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The number of individuals that require transplants has greatly exceeded the number of organs available since the discovery of this new operation. 86,173 people were on the waiting list in the United States for organ transplants in July of 2004 and “on average 17 patients die every day while awaiting an organ; one person every 85 minutes. On average, 115 people are added to the nation’s organ transplant waiting list each day; one every 13 minutes (Kishore, 2004). The number of individuals whom require organ transplants that do not survive long enough to undergo the operation is staggering, and it has caused many professionals to ponder as to whether or not the current waiting list system is efficient. 6,251 individuals expired while on the waiting list as a result of their organ not being donated in time (Kishore, 2004). People are usually really emotionally moved upon examination of these statistics, however what people fail to realize is that the success rate of organ transplants in the United States is much greater than the success rate of other poorer countries.
Austria, Belgium, Luxembourg, Germany, the Netherlands, and Slovenia make up what is called the “Eurotransplant Area” and this area in even a worse state than that of the United States. The success rate in the United States for patients who receive a new organ is 92% while the success rate in the Eurotransplant Area is 24%, and this is most likely a result of inferior medical equipment and surgical techniques (Kishore, 2004). People like to believe that criminals are transporting victims to abandoned warehouses and tying them down to tables and savagely extracting their organs, but this is often not the case.
Most of these criminals are almost impossible to point out because they are often people that we are supposed to trust, such as our doctors, not some homeless person on the street. Bhagat Makkar, a British Doctor, was tried in court and charged with accounts of organ trafficking and was suspended from the medical register as a result. A journalist brought this situation to light after recording his conversation with Bhagat, posing as a son of a man who was in desperate need of a kidney.
Bhagat told the journalist that he could easily find a donor in the poorer cities of India and that he might be able to find a donor in London (British MD & Organ Dealing, 2011). Three Ukrainian doctors, who are now suspected to have been part of a much larger organ trafficking ring, were also arrested after being found guilty of trafficking the organs of road accident victims in the Ukraine and transporting them via helicopter (Doctors Arrested, 2011). These doctors who are partaking in this illicit behavior are doing so for their own personal gain although in court they often claim that they were only trying to help those in need.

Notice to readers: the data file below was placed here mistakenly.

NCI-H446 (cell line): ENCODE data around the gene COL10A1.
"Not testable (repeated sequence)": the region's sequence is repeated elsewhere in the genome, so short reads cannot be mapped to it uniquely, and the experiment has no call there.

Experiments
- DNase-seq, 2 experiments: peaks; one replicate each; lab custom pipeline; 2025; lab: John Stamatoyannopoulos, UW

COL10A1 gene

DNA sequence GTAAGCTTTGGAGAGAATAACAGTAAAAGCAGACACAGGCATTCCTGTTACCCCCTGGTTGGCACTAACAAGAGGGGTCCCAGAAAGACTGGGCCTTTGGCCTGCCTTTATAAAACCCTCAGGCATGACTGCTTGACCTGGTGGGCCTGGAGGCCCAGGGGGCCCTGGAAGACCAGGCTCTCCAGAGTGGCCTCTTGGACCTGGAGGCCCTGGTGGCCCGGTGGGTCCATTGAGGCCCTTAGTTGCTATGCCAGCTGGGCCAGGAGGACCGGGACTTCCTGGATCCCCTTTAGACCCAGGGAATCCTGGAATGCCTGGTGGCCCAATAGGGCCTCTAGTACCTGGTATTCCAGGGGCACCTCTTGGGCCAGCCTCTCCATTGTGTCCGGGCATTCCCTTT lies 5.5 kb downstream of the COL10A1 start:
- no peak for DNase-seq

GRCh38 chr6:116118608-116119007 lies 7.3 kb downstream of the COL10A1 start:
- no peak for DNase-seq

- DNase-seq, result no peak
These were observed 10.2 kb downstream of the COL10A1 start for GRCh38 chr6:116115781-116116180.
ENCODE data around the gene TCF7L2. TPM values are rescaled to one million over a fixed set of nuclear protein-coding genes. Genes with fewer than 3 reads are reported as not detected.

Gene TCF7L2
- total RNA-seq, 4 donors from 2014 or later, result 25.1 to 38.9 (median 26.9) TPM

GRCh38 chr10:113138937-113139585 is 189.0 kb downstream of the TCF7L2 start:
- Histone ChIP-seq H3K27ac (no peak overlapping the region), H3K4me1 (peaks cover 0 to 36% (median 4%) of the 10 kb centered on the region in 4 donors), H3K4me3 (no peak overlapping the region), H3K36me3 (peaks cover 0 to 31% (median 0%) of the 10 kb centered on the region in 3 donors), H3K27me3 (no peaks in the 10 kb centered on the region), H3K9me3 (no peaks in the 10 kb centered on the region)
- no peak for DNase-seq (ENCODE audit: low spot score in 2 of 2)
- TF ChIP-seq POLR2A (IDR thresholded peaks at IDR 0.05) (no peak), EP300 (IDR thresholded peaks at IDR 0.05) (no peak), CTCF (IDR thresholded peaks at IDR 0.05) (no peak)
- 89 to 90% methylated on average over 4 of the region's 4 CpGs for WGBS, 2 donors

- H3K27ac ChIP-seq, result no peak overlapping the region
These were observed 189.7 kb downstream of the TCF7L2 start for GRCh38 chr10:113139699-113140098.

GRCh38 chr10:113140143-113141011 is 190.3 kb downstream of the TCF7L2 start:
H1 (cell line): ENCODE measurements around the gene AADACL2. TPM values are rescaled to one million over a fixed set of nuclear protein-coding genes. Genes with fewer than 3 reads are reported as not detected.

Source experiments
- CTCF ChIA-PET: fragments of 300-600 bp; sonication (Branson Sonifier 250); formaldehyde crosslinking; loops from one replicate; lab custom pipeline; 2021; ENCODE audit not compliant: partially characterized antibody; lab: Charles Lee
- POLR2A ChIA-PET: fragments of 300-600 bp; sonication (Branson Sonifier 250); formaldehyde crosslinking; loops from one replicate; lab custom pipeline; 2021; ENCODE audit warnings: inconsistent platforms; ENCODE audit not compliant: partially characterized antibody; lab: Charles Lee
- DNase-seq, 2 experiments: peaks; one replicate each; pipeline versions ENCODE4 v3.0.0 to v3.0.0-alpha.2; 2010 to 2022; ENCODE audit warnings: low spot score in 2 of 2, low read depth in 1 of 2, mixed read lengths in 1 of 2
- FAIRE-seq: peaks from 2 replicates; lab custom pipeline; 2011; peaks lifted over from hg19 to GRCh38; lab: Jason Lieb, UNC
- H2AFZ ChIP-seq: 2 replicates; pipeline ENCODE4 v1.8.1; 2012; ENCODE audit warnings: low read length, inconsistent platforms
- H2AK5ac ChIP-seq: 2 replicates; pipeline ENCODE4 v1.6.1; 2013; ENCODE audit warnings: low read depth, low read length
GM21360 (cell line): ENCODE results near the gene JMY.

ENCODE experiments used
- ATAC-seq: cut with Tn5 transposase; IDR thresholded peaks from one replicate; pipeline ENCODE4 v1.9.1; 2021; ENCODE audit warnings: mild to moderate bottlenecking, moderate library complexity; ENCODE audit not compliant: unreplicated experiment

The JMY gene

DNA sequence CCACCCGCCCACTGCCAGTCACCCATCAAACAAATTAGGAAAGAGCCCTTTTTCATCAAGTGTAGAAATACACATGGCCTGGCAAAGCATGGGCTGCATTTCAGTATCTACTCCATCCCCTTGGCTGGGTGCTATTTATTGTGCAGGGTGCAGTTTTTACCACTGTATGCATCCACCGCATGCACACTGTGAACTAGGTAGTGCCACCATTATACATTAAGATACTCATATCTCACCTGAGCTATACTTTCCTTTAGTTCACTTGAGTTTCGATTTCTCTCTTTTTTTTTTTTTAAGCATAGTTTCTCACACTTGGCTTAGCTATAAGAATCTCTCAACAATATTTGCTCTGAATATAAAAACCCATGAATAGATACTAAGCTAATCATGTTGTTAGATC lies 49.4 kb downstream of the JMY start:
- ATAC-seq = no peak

Many of these doctors and clinical physicians harvest organs so that they are not put to waste, and this has brought up many moral and ethical arguments among the medical community. There have already been implications set in place, such as the organ donating system in which people agree to donate their organs after they have passed away, but this system alone is not providing enough organs to save the enormous number of people that are in need of operations;
Strategies such as liberalization of the concept of brain stem death; introduction of presumed consent; routine harvesting; required request; mandated choice; raising the donor’s upper age limit; relaxation of restrictions imposed on donations among family members; and allowing altruistic donations from strangers have not resolved the problem. Organ scarcity continues to prevail, leading to inequitable therapeutic dispensation; escalating costs; trade; crime; and premature death (Kishore, 2004).
There have been many cases in India as well as other countries that revolve around clinicians and clinical managers harvesting organs that have gone to court or that are still under investigation. Many people think that what these clinicians have done is extremely wrong, but they only did what others could not in order to save the lives of other people. These people that went against the law, but sacrifices must be made for the better of the whole. “Millions of people are suffering, not because the organs are not available, but because “morality” does not allow them to have access to the organs” (Kishore, 2004).
If everybody followed in these so called criminals footsteps, this problem could possibly be resolved without any violence necessary. Why has it been deemed criminal to save the lives of those in need using the organs of those deceased? These organs from the deceased could be considered a natural recourse and should not be wasted, but many people find this proposition to be immoral. 55. 3 million people die each year, and if each person was required to donate their organs there would be more than enough organs to provide to those in need (Ross, 2011).